We all suffer from big “buts” that are holding us back. These are the excuses we make for not trying. These are the excuses that hold us back. Listen to this episode to find out how to dissolve a big “but” and get it out of your way once and for all.
Welcome to Rich & Thin™ Radio, the only podcast that helps you get more bank with less bulk. Today’s episode is for every listener who is struggling under the weight of a big “but” as in, “I want to do something, BUT here’s the reason why it’s not going to happen.” I’m Kelly Hollingsworth and I’m happy you’re here because our reasons for not succeeding seem so real and so legitimate, but really they’re just imaginary obstacles that are keeping us from getting where we want to go, so today we’re going to talk about how to keep the big “buts” from getting us down.
Before we get started I’d like to welcome any new listeners to the podcast this week. If you’re just joining us, this is a podcast for serious entrepreneurs who are serious about success, but who feel weighed down by all kinds of things that are preventing them from moving forward, taking action, and getting the results that they want.
And this brings me to today’s topic. A big reason we don’t get the results that we want is the “buts” in our lives. “But” isn’t always a problematic word—sometimes it’s merely a word of contrast. We use it to compare two seemingly conflicting ideas. I saw this with the sangria I made for my party this weekend. They said they liked it, but they didn’t ask for more, so which is it? I don’t know exactly…
In any case, a more problematic use of the word “but” isn’t in the contrasting sense, but in the negation sense. “But” is a word we use when we’re about to negate whatever we just said, as in, “I’d really love to go, but I have to stay home and wash my hair.” The “but” negates the idea of really wanting to go, because no one has to forego what they want to wash their hair anymore. That’s why dry shampoo was invented.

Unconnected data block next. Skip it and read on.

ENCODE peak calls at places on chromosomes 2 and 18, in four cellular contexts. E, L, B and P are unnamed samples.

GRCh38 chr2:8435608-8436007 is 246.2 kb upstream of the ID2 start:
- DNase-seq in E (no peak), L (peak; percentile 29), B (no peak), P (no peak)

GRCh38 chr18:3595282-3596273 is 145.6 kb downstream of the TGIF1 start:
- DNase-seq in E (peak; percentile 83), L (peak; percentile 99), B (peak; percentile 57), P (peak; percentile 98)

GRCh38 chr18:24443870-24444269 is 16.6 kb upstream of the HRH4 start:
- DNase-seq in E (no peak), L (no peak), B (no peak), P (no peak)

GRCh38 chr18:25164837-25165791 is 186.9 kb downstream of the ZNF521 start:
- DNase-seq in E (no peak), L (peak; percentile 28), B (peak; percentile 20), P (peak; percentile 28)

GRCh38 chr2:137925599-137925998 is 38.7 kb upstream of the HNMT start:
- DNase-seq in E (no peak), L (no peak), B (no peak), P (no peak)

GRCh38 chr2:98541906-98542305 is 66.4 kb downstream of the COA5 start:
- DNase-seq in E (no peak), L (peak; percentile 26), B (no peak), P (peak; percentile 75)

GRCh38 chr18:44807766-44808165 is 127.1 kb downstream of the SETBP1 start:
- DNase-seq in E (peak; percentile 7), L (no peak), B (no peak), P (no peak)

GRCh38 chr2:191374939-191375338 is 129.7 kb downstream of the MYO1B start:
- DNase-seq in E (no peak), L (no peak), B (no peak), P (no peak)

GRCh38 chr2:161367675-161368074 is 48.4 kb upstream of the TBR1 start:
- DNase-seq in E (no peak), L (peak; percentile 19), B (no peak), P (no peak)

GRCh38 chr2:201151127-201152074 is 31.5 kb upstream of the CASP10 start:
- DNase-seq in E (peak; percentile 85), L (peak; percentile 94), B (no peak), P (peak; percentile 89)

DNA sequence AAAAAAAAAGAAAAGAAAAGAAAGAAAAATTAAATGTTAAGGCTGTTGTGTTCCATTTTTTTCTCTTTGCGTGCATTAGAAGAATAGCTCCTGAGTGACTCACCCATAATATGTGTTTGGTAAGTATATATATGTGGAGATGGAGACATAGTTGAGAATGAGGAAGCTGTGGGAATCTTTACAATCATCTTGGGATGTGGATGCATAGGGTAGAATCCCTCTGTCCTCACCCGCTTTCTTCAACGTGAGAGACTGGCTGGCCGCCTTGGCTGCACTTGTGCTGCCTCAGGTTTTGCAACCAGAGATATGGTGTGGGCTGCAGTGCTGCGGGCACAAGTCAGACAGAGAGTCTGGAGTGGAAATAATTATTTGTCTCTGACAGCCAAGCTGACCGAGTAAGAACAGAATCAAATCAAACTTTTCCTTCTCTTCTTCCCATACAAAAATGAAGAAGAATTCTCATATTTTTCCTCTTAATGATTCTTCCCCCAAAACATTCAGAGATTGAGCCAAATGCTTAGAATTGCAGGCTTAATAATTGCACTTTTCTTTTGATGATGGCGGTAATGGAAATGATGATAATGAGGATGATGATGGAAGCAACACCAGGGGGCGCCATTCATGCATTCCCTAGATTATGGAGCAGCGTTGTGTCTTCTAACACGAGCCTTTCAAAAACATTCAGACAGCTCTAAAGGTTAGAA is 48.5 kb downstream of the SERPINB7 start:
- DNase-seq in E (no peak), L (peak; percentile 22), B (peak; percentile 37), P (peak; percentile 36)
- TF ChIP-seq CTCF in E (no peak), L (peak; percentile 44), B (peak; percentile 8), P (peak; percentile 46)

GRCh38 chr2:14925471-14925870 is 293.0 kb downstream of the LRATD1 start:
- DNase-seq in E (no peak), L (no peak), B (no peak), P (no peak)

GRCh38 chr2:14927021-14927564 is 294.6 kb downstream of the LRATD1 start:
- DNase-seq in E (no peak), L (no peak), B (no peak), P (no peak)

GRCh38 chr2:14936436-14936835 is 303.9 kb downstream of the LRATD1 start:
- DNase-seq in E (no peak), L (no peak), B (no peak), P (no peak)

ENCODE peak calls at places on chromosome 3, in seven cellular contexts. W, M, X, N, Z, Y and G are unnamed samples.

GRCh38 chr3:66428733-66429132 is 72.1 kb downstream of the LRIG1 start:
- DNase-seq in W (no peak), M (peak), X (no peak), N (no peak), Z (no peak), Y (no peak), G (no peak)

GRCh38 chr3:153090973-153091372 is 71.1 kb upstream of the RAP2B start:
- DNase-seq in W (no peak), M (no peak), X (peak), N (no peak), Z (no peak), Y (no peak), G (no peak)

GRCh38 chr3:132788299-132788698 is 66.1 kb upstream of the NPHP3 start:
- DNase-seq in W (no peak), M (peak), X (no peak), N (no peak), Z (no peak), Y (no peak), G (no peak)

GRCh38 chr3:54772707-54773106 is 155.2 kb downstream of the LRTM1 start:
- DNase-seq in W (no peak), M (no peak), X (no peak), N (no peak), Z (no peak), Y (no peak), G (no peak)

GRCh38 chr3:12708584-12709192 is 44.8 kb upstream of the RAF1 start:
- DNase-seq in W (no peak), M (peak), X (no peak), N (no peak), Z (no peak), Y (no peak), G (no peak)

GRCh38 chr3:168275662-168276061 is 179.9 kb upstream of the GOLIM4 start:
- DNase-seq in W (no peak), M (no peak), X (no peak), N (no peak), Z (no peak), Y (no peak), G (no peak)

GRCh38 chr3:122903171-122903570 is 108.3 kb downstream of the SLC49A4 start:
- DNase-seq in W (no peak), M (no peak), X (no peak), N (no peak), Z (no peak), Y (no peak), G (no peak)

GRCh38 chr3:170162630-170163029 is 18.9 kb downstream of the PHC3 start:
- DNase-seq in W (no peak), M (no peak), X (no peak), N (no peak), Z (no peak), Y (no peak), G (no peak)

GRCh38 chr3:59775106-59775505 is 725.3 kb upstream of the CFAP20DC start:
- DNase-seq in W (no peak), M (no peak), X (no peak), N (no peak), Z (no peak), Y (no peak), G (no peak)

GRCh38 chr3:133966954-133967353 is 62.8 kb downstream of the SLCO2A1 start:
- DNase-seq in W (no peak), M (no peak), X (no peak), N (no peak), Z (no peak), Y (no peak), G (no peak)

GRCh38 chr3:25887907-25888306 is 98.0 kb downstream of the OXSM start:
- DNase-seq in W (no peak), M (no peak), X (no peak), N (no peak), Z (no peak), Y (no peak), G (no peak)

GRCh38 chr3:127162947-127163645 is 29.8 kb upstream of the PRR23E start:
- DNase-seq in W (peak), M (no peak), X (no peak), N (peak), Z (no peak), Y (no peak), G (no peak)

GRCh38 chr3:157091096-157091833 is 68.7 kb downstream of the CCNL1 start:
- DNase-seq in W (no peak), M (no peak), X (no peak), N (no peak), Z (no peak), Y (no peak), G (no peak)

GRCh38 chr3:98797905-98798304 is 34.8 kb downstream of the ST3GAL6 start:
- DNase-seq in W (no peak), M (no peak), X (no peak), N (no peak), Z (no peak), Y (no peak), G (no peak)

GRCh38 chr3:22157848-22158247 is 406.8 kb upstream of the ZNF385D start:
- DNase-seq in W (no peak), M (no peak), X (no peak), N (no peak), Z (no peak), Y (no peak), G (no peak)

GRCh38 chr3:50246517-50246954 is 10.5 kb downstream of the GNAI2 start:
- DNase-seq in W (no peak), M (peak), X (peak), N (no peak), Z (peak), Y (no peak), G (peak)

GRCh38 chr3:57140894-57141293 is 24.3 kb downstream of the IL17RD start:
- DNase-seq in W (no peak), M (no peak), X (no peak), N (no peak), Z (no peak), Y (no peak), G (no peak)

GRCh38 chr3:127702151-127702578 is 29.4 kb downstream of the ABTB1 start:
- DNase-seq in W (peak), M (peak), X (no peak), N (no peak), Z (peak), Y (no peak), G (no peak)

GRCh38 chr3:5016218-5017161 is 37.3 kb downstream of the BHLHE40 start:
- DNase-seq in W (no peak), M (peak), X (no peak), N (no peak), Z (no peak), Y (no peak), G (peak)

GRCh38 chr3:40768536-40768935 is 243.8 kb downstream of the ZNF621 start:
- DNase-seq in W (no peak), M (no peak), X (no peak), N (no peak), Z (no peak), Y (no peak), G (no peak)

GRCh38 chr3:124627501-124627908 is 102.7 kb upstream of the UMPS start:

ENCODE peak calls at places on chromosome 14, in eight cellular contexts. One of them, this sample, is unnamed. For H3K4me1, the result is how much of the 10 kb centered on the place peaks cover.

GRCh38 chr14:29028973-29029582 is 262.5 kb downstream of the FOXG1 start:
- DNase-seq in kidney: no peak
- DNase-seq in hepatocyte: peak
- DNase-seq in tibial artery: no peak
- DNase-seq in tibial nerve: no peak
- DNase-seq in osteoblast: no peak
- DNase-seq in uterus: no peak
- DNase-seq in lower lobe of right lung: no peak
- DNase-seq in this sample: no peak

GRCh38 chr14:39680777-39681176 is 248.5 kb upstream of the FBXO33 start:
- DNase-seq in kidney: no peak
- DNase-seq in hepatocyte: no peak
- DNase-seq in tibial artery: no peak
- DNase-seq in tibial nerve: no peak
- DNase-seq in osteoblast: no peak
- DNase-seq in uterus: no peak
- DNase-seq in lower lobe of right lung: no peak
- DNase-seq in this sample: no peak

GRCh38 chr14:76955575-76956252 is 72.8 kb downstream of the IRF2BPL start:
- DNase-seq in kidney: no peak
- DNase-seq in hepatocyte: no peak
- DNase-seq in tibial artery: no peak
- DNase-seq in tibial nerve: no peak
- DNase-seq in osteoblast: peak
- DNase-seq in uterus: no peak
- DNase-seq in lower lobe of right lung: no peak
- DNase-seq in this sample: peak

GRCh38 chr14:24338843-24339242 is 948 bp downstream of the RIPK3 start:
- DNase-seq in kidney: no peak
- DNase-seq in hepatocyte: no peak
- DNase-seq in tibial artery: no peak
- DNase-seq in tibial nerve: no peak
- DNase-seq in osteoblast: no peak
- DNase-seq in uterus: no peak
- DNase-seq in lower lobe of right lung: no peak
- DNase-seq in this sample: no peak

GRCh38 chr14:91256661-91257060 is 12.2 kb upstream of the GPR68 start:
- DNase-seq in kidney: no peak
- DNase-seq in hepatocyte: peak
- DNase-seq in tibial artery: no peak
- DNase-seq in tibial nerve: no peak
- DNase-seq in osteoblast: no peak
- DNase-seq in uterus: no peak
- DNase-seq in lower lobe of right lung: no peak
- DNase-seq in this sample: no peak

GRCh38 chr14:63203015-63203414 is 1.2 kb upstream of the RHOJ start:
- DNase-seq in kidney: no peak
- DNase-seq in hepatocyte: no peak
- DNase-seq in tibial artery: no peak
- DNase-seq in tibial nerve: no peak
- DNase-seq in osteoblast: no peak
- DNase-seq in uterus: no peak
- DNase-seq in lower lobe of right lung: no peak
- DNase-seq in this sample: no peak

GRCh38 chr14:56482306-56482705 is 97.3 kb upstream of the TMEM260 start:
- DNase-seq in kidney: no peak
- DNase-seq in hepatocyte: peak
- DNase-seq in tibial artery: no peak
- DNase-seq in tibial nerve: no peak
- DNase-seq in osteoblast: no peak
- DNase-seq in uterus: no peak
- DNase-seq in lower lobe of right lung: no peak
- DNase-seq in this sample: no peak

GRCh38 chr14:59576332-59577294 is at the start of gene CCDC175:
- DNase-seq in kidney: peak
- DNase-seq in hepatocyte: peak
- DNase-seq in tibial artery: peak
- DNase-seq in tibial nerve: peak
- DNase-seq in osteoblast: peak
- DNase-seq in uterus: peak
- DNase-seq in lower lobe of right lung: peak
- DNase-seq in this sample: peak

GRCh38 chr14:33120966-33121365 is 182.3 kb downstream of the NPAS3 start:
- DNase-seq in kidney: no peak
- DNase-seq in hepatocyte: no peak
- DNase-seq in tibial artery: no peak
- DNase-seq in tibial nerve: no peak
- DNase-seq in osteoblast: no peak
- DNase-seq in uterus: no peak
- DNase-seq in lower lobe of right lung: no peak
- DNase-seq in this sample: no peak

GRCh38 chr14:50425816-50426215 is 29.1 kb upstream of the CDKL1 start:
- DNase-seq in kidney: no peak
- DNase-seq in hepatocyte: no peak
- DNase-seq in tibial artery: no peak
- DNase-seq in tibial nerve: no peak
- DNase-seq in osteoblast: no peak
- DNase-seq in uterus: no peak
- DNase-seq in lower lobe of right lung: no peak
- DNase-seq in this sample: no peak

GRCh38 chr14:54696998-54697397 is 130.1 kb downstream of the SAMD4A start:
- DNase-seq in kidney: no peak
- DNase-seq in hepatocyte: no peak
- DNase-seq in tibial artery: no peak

“But” is also the word we use when we’re indicating the impossibility of anything other than what is being stated. As in, “you can’t help but feel sorry for her.”
This use of “but,” where we’re indicating the impossibility of something, is where our limited thinking comes tumbling out of our mouths, disguised as a law of the universe.
So now let’s take a look at some examples to see how these limiting concepts play out in real life. Here’s one of my favorites:
One day back when I was managing my hedge fund, and I was also consulting with other hedge fund managers, and I was feeling particularly frantic about a whole lot of things that were going on that day, I was talking to a friend, and I said, “You know, so-and-so’s boyfriend is a landscaper. He works in the summer, and he takes nine months off every year and goes to some lake in the South and hangs out at his lake cabin. For nine months. I must be doing something wrong. I should become a landscaper.”
And she said, “Yeah, that’s a great idea. But then you’d have to take out a yellow page ad.”
I still think about this exchange because I find what she said so fascinating. She was basically conveying two ideas with this “but.” The first is that when she said “yes, that’s a great idea,” she didn’t mean it at all. She negated it with the “but then you’d have to take out a Yellow Pages ad.”